Henri Barbusses was born in 1873 in Asnieres-sur-Seine, France. He fought as a volunteer in the First World War, which inspired his masterpiece Under Fire (1916). The book was criticised for its harsh naturalism and hatred for militarism, but won the Prix Goncourt. A noted pacifist and later a communist, Barbusse's socialist novel Clarte (1920) lent its name to a short-lived internationalist movement. His other works include The Knife Between the Teeth (1921) and Le Judas de Jesus (1927). Henri Barbusse died in the Soviet Union in 1935, of pneumonia. He was writing a second biography of Stalin at the time.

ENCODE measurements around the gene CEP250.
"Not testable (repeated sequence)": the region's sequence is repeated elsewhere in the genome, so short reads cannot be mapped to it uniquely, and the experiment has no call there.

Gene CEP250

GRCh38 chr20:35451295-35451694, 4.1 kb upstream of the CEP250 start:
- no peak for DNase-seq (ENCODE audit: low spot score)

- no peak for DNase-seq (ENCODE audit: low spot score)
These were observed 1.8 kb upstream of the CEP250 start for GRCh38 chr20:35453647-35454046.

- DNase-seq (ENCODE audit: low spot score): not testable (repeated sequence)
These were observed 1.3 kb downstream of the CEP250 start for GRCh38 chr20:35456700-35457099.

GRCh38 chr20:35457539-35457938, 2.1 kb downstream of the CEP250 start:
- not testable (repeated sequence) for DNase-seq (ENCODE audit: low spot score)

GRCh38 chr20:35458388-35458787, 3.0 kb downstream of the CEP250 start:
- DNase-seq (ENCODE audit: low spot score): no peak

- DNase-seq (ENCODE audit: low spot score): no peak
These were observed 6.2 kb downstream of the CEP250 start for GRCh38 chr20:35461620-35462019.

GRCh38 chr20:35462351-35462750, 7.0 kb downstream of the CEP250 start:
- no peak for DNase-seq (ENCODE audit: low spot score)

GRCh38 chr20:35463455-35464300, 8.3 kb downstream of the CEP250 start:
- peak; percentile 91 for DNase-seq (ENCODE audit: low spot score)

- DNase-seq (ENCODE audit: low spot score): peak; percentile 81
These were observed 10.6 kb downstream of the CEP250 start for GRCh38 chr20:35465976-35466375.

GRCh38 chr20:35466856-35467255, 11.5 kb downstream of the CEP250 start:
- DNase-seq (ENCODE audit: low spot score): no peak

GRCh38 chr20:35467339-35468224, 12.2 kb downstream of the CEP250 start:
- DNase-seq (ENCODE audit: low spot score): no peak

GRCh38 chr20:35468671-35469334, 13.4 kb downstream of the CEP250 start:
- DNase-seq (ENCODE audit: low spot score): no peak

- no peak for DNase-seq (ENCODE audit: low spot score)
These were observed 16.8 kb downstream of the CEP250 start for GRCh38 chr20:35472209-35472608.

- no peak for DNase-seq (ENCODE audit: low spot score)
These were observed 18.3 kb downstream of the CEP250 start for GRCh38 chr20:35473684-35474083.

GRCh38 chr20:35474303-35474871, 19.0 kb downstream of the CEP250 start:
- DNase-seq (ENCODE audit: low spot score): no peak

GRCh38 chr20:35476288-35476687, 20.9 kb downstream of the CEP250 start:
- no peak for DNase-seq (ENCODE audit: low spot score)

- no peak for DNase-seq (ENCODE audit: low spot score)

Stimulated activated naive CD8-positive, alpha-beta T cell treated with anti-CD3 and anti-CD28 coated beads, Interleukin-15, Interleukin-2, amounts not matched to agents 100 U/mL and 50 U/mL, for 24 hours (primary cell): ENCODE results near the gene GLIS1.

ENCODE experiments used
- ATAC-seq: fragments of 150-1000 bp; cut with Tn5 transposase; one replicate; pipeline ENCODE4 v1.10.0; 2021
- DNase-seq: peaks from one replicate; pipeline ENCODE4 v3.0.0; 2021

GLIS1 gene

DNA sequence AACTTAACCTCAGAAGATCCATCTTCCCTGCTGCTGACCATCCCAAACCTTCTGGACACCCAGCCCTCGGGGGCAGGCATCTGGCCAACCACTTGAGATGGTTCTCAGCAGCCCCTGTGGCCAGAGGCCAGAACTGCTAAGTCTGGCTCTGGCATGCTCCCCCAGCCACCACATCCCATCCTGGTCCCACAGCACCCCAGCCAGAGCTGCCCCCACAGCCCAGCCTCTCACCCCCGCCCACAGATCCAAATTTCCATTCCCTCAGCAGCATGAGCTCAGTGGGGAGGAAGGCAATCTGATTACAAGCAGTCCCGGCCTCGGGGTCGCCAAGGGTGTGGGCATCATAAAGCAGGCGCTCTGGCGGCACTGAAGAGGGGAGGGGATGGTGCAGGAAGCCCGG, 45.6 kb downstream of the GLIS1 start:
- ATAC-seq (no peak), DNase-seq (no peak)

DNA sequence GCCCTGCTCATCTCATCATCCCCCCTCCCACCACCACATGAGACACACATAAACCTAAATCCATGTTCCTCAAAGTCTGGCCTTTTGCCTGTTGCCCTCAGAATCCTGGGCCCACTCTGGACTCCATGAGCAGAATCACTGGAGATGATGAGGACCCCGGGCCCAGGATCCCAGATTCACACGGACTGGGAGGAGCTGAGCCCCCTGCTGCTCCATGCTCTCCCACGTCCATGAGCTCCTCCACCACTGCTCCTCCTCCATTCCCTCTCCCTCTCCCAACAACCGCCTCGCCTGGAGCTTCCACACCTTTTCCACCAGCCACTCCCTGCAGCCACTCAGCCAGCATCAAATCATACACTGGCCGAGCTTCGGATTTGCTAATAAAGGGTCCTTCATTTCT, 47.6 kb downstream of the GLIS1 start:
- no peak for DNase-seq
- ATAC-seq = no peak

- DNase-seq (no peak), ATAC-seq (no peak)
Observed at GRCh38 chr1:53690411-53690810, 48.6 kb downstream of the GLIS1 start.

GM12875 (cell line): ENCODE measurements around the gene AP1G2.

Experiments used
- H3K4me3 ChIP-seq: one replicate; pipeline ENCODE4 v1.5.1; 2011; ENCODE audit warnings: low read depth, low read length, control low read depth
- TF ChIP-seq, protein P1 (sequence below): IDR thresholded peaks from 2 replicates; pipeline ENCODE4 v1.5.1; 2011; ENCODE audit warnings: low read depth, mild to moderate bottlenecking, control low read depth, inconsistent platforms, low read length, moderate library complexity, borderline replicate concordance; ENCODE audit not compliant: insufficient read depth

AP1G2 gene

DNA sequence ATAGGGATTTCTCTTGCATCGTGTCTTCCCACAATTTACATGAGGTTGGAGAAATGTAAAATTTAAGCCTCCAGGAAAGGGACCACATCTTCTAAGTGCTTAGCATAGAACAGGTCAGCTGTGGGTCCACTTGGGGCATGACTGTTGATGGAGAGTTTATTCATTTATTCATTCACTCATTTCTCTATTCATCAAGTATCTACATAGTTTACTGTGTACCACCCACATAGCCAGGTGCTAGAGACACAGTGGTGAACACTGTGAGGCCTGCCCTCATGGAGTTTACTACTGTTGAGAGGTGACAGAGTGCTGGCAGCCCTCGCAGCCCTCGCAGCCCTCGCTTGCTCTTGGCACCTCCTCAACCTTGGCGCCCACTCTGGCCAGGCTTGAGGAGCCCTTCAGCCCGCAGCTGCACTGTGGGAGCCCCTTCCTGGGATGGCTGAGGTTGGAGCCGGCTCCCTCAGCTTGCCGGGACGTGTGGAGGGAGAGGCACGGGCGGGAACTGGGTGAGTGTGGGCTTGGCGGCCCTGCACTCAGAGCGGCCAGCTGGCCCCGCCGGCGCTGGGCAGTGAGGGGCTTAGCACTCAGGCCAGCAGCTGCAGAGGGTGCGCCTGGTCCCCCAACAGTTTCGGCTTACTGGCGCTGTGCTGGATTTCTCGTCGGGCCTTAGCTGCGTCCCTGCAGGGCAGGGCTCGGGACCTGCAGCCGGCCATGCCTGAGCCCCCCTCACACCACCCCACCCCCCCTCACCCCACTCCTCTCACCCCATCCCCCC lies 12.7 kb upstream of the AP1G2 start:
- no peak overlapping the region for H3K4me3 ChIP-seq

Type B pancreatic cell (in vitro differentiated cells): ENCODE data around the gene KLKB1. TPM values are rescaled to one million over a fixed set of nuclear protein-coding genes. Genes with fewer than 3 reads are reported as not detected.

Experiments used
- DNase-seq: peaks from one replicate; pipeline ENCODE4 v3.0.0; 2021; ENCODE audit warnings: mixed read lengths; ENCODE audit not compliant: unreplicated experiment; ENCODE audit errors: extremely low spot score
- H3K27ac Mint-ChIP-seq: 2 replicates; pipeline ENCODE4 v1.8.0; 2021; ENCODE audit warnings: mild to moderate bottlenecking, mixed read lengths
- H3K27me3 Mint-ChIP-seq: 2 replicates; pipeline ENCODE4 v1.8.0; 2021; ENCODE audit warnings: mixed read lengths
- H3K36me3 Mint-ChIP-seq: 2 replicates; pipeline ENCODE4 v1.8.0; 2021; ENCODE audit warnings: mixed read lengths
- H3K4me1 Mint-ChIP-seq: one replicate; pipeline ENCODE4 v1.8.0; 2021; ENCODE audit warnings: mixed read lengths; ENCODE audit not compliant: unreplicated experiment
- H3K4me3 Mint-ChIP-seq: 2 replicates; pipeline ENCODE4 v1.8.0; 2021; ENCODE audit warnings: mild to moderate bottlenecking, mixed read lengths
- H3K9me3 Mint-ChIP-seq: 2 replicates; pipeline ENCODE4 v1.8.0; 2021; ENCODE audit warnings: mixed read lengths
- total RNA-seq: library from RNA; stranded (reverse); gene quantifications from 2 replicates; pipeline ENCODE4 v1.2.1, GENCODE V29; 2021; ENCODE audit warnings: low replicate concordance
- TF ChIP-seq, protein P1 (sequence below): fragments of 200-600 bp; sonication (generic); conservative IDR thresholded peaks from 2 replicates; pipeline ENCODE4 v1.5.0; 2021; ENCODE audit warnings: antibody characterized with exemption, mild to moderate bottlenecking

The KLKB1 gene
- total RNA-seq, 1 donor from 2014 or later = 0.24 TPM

One of the most influential of all war novels History Today